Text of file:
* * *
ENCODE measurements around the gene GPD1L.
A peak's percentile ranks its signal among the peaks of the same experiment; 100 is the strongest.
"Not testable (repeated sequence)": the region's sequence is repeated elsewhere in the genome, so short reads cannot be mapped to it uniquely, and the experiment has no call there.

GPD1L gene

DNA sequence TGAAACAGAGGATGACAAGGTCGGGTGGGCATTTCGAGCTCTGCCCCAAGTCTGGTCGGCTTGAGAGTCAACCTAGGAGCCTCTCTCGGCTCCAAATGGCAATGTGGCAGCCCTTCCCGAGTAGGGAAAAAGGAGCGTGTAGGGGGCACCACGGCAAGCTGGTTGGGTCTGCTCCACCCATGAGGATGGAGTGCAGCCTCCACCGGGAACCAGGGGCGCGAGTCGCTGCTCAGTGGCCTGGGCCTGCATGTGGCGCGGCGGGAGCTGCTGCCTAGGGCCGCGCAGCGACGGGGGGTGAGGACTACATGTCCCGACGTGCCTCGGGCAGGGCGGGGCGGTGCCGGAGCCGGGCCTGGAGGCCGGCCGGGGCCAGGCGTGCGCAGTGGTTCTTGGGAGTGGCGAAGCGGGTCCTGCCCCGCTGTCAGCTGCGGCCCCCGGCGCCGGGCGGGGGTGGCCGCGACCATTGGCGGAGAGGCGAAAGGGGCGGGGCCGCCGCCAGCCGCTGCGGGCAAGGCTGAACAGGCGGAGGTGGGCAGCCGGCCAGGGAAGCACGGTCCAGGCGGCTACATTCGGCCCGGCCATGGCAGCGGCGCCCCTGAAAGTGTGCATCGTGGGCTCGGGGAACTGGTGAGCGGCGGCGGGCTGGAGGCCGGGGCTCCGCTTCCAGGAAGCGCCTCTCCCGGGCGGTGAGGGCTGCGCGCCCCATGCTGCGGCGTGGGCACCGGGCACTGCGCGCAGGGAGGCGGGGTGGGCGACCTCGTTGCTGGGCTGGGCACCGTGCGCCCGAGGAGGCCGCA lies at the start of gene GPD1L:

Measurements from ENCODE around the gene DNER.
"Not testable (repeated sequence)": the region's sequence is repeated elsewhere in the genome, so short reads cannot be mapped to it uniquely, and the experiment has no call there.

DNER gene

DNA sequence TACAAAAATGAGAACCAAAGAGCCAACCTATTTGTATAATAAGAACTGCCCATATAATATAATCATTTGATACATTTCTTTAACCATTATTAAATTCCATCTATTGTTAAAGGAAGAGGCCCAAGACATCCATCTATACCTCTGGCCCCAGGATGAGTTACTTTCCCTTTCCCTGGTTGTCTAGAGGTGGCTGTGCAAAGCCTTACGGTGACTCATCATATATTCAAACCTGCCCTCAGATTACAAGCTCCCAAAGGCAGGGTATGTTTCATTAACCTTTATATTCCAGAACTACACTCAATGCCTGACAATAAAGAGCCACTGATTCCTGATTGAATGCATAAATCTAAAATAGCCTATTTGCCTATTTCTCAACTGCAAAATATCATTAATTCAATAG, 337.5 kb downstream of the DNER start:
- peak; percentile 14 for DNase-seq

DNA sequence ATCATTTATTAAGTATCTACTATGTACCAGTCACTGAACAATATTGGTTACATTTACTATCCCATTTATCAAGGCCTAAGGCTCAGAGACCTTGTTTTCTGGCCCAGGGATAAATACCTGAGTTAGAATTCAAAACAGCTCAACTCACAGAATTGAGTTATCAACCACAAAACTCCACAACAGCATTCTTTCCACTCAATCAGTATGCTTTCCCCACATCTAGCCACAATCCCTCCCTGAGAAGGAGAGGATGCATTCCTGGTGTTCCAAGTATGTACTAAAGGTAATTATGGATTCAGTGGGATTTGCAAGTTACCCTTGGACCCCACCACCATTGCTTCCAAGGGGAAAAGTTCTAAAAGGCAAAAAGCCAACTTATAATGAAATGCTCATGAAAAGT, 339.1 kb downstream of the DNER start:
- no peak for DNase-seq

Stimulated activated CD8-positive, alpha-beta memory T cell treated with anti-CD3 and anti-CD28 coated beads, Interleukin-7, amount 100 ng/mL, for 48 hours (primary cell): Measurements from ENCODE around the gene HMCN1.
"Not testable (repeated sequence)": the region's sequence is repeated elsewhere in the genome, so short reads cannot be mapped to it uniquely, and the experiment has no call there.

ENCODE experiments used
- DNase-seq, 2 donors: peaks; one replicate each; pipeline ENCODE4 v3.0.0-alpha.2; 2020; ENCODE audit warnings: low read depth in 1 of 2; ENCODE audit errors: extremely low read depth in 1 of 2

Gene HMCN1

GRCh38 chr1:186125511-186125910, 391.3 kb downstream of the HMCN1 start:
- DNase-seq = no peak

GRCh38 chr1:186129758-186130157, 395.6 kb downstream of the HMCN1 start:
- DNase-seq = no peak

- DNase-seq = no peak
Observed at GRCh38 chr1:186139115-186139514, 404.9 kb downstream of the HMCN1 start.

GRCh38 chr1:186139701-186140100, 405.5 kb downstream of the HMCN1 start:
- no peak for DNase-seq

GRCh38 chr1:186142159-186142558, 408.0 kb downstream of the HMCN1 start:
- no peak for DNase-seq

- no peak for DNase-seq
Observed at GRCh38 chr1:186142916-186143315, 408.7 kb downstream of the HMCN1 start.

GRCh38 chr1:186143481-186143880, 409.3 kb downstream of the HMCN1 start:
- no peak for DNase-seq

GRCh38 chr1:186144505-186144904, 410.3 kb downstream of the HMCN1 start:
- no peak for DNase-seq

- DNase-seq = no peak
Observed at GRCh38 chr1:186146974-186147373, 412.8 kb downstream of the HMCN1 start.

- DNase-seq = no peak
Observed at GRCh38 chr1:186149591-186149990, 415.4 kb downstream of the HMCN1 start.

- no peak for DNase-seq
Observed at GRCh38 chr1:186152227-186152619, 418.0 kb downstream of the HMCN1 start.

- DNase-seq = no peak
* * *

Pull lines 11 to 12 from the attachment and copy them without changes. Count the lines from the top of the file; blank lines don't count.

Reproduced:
DNA sequence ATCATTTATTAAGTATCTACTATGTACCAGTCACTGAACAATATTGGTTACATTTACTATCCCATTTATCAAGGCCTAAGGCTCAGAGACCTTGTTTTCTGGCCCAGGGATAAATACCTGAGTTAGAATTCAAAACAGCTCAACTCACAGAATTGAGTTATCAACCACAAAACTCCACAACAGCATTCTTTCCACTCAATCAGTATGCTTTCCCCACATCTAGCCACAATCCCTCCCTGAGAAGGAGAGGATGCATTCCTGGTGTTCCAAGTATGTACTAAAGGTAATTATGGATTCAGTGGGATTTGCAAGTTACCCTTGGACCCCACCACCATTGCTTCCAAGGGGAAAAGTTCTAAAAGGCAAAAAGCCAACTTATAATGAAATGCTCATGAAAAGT, 339.1 kb downstream of the DNER start:
- no peak for DNase-seq